Even amidst all the new marketing channels and technologies, email marketing remains one of the most effective channels with one of the highest potential ROIs. On the other hand, email signatures are a very important aspect of any email marketing strategy.
Email signatures are a very important lead generation device on its own that is also very useful for your sales team. According to a study, a small company can generate around 1.2 million impressions from email signatures alone, equivalent to around $100,000 in PPC ads.
What’s more, email signature impressions are highly targeted since you send your email to consenting recipients. Meaning, unlike ads, they won’t block your emails. In fact, in many cases, email signatures are often the first visual impression seen by your business’s potential prospects.
With email, marketing already has potentially high ROI; email signatures can also be the highest ROI channel among your account-based marketing channels. In short, email signatures can be very effective in three core aspects of your business:
- Build awareness and start relationships (lead generation)
- Inform and educate your prospects (lead nurturing)
- Encourage conversions
So, optimizing your email signature design is very important if you want to boost your marketing and sales performance. Here, we will discuss the concept of email signature design and how to optimize it to improve your content marketing reach, generate more awareness and leads, and, ultimately, drive more sales conversions.
Email Signature Design: Basic Principles and Best Practices
Above anything else, your email signature should be comprehensive for human readers: easy to read with good structure, and should include the following elements:
- Name of the sender
- Job title
- Email address
- Phone number
- Website URL (company URL)
Now, we certainly can use basic text or HTML code that includes these five basic elements. However, most likely, it won’t be very attractive for your recipients, and this is why for the rest of this guide, we will go through how we can optimize the design to attract more prospects and encourage conversions.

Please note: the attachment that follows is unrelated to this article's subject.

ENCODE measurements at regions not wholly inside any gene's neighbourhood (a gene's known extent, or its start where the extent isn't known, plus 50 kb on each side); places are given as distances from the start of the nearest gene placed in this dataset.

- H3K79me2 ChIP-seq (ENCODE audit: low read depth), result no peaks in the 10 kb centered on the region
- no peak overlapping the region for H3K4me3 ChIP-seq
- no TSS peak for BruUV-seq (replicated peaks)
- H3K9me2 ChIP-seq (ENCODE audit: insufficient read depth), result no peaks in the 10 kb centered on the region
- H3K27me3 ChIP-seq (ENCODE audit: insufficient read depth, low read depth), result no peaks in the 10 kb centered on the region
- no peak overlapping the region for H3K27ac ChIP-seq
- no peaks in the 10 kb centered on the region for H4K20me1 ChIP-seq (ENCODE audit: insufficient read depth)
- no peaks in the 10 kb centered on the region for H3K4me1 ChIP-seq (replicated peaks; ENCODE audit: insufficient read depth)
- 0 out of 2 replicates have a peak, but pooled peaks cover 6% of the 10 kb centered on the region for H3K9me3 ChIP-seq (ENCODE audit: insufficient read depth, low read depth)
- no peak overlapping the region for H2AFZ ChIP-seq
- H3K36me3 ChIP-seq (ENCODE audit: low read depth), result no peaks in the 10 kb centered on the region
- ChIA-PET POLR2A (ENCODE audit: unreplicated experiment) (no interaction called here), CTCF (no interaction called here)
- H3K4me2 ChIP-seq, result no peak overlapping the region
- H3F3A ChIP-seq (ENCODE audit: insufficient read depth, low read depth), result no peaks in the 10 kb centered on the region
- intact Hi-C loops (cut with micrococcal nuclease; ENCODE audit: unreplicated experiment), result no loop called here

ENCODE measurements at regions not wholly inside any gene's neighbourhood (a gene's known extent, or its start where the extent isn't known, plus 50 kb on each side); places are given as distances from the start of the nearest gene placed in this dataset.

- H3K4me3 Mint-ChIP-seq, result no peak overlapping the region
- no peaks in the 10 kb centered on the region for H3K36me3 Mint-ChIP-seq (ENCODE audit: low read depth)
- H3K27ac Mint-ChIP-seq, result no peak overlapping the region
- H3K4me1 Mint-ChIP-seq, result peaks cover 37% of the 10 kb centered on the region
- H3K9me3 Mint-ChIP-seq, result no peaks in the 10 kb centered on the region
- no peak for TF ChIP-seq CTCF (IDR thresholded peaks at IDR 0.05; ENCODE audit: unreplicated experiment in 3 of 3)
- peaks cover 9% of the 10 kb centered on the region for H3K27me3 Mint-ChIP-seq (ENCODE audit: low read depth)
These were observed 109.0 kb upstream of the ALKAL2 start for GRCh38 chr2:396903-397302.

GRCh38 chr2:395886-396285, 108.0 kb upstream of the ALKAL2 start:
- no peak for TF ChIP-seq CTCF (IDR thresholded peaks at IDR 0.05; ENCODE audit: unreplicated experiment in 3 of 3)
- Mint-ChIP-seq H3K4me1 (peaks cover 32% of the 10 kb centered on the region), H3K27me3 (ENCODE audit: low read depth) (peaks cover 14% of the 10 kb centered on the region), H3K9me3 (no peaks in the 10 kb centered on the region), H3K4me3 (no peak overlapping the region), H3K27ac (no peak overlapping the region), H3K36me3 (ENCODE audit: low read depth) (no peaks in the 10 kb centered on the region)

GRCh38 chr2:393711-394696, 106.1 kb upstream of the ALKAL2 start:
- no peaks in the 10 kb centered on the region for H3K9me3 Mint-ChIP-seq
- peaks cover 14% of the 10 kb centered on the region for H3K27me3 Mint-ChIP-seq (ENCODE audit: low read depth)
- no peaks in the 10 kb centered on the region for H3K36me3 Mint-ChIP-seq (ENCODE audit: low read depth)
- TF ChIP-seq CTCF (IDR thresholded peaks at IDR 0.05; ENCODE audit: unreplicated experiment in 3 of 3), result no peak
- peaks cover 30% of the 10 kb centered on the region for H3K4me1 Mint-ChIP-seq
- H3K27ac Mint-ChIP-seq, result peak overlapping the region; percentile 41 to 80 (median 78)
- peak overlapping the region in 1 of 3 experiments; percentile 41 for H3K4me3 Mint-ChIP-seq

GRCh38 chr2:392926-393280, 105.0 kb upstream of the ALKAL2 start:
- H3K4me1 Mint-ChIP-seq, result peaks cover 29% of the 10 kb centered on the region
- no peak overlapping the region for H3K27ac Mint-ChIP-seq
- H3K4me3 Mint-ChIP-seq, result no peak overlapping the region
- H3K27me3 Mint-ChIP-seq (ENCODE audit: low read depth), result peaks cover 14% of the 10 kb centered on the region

For example, let’s compare these two email signature examples:
We are more likely to remember the latter, and we are more likely to click on the website’s URL or the CTA (“Request a demo”).
Speaking about CTA, we can also add a CTA in plain text or with an optimized design. If your CTA is just another text element in an email that is already busy with text, it might not be very effective in encouraging your recipients to click this CTA.
As you can see from the above example, you can get an optimized email signature without including your email address. Most people will just hit the reply button on their email app anyways, so it might be redundant to add your email address. However, some organizations still prefer to put email addresses on signatures for extra exposure/awareness, so it’s easier for recipients to find them.
Since we want our email signatures to be clickable and interactive, then a plain image (JPG, PNG, other formats) is not preferred. Most optimized email signatures are created in HTML code, including images, GIF elements, and even full banners, which we will discuss below.
Email Signature Design: Optimizing The Elements
As we’ve briefly discussed, the common practice is to create your email signature in an HTML format. HTML5 is akin to a blank canvas where we can include all the different kinds of design elements that are also clickable/interactable, so we can include images, animated banners, and even videos if you want.
With that being said, we can consider adding the following elements in the HTML block:
- Headshot: adding authenticity and a human feel to the email signature
- Company logo: pretty obvious and can be a great way to attract your reader’s attention
- Social media icons: link to your social media platform profiles; social media links tend to have high click-through rates
- Brand color: using your brand color palette, useful especially if your brand is already well-known
- Animated banners: very useful to improve click-through rate, and this is where you can put your CTA
So, how should we use these elements in our design? Let’s discuss them one by one:
As we’ve briefly discussed above, using personal headshots is an effective way to tell and convince your recipient that a real person is sending the email. Various studies have also shown that using human photos can significantly improve conversion rates.
Why? Because we are naturally attracted to faces, smiles, and eye contact. It’s also a common practice to see headshots when we interact with any personal information in business settings, thanks to LinkedIn.